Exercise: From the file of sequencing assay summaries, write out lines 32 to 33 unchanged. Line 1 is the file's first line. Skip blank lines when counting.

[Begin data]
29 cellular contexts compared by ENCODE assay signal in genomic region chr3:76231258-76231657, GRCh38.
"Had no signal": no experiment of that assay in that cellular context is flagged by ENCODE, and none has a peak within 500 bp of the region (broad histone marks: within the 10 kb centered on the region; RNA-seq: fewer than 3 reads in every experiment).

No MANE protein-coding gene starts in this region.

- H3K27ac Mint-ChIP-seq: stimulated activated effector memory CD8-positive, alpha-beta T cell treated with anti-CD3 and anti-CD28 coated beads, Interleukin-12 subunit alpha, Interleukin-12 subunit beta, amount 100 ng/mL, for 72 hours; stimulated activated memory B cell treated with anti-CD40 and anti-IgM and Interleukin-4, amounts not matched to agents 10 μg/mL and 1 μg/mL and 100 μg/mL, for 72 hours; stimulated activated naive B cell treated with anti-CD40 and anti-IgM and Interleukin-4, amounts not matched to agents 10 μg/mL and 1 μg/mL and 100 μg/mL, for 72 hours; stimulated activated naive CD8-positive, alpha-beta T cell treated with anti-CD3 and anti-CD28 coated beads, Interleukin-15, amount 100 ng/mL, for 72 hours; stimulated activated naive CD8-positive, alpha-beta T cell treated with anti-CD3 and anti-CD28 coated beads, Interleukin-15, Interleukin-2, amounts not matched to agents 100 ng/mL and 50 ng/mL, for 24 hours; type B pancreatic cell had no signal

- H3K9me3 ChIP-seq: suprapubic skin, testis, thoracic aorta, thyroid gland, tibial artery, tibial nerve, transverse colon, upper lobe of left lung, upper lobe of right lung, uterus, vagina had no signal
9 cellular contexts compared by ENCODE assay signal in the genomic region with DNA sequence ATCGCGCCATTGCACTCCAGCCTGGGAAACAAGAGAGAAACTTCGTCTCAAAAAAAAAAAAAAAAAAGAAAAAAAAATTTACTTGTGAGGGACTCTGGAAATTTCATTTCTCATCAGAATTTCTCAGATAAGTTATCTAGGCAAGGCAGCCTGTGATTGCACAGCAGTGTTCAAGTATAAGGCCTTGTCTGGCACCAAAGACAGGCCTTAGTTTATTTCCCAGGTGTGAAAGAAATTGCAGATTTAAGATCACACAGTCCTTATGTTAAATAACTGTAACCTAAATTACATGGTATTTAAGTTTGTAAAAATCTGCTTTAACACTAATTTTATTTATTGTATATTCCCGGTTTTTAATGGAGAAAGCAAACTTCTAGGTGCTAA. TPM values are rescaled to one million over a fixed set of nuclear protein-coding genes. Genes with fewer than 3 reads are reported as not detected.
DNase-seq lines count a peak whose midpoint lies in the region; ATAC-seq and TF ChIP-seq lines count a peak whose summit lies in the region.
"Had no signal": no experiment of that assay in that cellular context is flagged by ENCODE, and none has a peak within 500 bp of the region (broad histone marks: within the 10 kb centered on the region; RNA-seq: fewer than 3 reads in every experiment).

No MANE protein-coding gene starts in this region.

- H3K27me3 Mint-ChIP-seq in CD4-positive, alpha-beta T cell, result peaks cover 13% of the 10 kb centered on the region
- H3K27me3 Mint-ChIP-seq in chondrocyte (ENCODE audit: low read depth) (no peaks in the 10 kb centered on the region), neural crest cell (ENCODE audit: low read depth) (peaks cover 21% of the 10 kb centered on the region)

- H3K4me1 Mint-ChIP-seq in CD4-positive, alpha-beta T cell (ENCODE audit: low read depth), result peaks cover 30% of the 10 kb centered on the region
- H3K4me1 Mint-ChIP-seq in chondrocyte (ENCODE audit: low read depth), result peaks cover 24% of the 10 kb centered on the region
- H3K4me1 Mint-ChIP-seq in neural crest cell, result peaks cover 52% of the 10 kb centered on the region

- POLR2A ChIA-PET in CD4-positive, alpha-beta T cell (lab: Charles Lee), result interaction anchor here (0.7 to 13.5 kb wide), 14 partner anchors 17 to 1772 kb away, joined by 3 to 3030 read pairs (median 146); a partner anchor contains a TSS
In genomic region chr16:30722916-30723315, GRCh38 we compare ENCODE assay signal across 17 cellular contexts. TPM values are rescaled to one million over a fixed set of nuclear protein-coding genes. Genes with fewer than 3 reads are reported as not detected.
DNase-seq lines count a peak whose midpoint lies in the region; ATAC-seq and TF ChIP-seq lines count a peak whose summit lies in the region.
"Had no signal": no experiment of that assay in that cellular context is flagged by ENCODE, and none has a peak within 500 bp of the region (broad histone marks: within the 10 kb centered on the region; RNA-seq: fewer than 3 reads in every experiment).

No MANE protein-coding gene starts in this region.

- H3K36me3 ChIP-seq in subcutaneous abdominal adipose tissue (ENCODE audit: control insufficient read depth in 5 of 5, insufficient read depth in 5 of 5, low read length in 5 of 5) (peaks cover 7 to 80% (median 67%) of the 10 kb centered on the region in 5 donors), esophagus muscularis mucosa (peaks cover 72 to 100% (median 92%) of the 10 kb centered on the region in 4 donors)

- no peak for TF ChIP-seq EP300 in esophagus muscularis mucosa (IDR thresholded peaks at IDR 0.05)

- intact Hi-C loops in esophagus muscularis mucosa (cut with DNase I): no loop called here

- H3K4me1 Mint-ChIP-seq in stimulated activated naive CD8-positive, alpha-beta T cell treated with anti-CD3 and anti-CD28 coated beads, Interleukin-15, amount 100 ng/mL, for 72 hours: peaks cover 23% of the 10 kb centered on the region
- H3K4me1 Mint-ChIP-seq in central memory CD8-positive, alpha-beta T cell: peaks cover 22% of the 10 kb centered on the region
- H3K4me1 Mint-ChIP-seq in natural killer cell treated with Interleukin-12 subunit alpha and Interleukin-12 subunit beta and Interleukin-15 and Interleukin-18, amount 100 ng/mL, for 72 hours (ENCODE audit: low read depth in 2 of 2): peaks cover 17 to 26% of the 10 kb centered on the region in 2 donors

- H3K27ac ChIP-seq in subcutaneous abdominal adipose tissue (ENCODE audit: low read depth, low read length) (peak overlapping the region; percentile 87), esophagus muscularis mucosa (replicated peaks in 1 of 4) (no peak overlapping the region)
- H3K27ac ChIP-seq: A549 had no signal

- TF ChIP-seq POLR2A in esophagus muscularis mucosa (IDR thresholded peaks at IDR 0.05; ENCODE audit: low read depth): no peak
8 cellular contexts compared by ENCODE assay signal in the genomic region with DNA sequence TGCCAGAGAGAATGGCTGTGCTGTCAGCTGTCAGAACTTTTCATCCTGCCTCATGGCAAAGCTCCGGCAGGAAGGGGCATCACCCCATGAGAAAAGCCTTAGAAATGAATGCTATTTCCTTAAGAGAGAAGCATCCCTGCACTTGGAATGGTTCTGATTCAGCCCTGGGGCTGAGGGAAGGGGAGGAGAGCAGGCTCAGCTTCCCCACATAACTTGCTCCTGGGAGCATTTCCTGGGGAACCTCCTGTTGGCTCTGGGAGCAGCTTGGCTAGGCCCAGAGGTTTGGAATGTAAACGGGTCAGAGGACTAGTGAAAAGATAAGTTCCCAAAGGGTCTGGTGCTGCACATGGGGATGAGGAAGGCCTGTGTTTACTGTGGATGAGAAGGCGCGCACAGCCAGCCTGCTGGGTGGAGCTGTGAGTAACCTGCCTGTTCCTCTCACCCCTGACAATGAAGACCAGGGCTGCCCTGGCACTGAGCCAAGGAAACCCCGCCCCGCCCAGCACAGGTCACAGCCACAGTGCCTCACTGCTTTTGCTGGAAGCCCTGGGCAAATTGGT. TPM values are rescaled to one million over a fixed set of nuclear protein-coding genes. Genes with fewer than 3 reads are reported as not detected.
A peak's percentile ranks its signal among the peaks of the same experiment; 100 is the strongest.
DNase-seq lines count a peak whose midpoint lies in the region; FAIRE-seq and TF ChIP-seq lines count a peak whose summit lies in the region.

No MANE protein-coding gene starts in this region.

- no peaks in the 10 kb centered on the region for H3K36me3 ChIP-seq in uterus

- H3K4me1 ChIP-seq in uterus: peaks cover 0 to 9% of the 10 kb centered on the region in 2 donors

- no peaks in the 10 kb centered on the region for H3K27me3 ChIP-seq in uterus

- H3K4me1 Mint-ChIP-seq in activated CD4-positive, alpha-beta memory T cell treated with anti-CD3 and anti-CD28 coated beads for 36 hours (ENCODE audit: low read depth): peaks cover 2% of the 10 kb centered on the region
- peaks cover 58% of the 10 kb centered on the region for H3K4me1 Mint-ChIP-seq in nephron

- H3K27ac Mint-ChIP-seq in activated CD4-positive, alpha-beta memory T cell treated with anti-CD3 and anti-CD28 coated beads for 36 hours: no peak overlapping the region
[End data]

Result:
No MANE protein-coding gene starts in this region.

- no peaks in the 10 kb centered on the region for H3K36me3 ChIP-seq in uterus